Last night I was blown away, though happily not literally, by a brilliant stage performance at Page 73, a theater in Tribeca, in New York City, that often presents plays that have never before been produced in the city. Its current production is Grounded, a play written by George Brant that takes on America’s drone warfare program. It’s a one-woman show, acted by Hannah Cabell, who delivers a searing performance that left me stunned. She portrays a gung-ho, top-gun fighter-bomber pilot in Iraq and Afghanistan who, after becoming pregnant, is assigned to pilot remote drones at Creech Air Force Base outside Las Vegas.
At first reluctant to abandon “the blue,” Cabell’s character adapts to long days of boredom in front of a gray screen, days only occasionally marked by blowing up groups of “military-age males” in the Afghan desert. But as she tracks a “high-value target,” described in the play as a “Number Two”—a riff on the seemingly endless list of Al Qaeda Number Two’s killed since 2001—she finds herself unable to balance her day job with her incongruous role as a wife and mother back at the house to which she returns each day. I won’t reveal too much else about what happens, but do yourself a favor: if you’re in the New York area before the show ends its run on February 1, go see it. (And if you’re a theater producer elsewhere, make plans to put this on stage, with Cabell if she’s available.)
Google “drones“ these days and for every mention of President Obama’s policy of remote killing in Pakistan, Somalia, Yemen, Libya and elsewhere, you’ll get information on drones that might be used to deliver pizzas or online purchases and headlines like: “Berkshire realty company uses drones to film luxury estates.” Or about a bill, recently passed by New Jersey’s state assembly, to regulate the use of unarmed drones by state law enforcement agencies.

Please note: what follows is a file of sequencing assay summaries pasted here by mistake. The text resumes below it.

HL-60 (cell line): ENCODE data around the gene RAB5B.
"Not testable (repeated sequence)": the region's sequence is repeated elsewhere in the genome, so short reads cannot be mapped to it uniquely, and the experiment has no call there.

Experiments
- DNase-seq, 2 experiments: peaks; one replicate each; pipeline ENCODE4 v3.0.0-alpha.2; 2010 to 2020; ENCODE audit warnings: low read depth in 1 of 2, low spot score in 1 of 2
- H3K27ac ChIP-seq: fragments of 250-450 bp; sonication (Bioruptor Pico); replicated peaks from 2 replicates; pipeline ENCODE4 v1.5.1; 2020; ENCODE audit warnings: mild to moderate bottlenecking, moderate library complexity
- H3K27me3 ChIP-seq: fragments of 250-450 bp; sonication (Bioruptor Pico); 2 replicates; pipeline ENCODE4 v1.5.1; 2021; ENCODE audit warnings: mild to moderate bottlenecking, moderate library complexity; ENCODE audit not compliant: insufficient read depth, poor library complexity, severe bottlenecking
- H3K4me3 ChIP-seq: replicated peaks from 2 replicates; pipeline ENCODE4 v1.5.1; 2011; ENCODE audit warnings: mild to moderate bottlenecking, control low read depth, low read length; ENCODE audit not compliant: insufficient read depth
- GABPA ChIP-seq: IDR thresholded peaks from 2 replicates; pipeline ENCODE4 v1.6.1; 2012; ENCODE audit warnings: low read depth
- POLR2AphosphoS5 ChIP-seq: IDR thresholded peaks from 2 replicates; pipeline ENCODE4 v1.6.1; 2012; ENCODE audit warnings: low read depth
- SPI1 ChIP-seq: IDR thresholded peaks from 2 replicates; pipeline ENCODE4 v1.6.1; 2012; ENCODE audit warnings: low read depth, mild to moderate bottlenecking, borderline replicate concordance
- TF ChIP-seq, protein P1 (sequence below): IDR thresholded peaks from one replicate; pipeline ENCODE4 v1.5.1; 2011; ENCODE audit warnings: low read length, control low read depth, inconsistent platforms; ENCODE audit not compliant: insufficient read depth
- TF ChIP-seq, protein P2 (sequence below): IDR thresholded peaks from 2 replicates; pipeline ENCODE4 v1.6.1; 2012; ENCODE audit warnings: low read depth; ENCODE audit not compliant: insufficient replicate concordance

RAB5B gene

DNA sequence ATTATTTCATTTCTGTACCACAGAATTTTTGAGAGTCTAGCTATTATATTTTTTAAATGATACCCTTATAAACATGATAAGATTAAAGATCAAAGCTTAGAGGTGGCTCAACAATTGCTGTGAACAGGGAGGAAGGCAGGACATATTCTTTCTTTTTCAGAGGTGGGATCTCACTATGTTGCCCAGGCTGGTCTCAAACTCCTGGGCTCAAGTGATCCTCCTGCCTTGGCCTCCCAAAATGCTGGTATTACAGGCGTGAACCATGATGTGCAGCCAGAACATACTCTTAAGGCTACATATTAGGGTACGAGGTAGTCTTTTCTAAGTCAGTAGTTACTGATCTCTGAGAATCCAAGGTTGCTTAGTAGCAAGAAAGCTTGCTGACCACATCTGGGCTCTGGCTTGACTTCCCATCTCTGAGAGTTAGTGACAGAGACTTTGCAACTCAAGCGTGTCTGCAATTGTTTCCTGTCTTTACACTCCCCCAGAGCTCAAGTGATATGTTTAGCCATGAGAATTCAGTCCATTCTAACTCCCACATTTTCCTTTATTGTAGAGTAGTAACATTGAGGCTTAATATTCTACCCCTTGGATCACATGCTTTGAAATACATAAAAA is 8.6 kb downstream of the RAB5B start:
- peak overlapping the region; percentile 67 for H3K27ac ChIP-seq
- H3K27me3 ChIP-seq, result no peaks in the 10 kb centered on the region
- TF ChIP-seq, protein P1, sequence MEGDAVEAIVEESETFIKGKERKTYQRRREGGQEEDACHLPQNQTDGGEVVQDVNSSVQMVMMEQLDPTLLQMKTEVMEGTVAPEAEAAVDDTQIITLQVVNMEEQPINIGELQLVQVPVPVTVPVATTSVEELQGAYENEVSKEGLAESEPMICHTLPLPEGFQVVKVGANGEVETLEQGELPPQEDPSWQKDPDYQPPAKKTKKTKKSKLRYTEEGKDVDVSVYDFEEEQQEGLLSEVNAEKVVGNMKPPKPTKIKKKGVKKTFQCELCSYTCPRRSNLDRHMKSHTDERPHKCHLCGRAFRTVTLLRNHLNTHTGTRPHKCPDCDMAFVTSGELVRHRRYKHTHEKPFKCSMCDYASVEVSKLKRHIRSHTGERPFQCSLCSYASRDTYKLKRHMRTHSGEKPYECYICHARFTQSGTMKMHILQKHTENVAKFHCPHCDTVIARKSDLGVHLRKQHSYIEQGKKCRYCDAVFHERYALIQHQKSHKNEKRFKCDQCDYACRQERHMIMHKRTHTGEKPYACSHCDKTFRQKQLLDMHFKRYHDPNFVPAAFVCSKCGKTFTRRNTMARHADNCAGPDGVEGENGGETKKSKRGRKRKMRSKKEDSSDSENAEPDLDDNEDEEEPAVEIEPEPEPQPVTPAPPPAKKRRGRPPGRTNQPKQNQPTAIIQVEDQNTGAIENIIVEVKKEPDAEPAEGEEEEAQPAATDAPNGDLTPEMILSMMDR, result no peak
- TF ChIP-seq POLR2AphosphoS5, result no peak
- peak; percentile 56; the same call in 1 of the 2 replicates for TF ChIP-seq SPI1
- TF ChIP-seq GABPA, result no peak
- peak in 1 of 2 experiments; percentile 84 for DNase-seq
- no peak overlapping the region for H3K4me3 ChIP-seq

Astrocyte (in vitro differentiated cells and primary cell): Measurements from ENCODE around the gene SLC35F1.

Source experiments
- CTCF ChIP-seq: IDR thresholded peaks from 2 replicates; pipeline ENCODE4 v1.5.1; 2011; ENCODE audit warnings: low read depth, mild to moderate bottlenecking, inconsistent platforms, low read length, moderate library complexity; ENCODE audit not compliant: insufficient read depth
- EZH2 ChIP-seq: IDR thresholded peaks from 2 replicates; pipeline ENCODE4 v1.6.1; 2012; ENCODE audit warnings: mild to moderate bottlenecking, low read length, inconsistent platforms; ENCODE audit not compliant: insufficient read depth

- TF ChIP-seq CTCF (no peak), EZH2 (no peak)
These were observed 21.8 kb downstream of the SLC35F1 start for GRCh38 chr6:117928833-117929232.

But the killing goes on. To be sure, the sheer number of drone strikes has been dropping in recent years, but that’s little comfort to the innocents killed or to the friends and relatives of targeted individuals who become collateral damage. (Such collateral damage plays a critical role in Grounded.) According to the Bureau of Investigative Journalism, which tracks drone strikes, there were twenty-seven drone attacks in Pakistan carried out by the CIA in 2013 and thirty-eight more in Yemen, including the December 12, 2013, strike that bombed a wedding party, killing as many as fifteen civilians, injuring up to thirty more. (There were 127 strikes in Pakistan in 2010, seventy-four in 2011, and forty-seven in 2012, according to the BIJ.)
The declining pattern of strikes is welcome, but the very use of drones raises fundamental questions about US policy. Aside from the moral questions, there are also important issues concerning the usefulness of drones, according to Science Daily, which reports on a pair of studies published in a military journal called Dynamics of Asymmetric Conflict that challenge drones as a means of warfare. According to the site: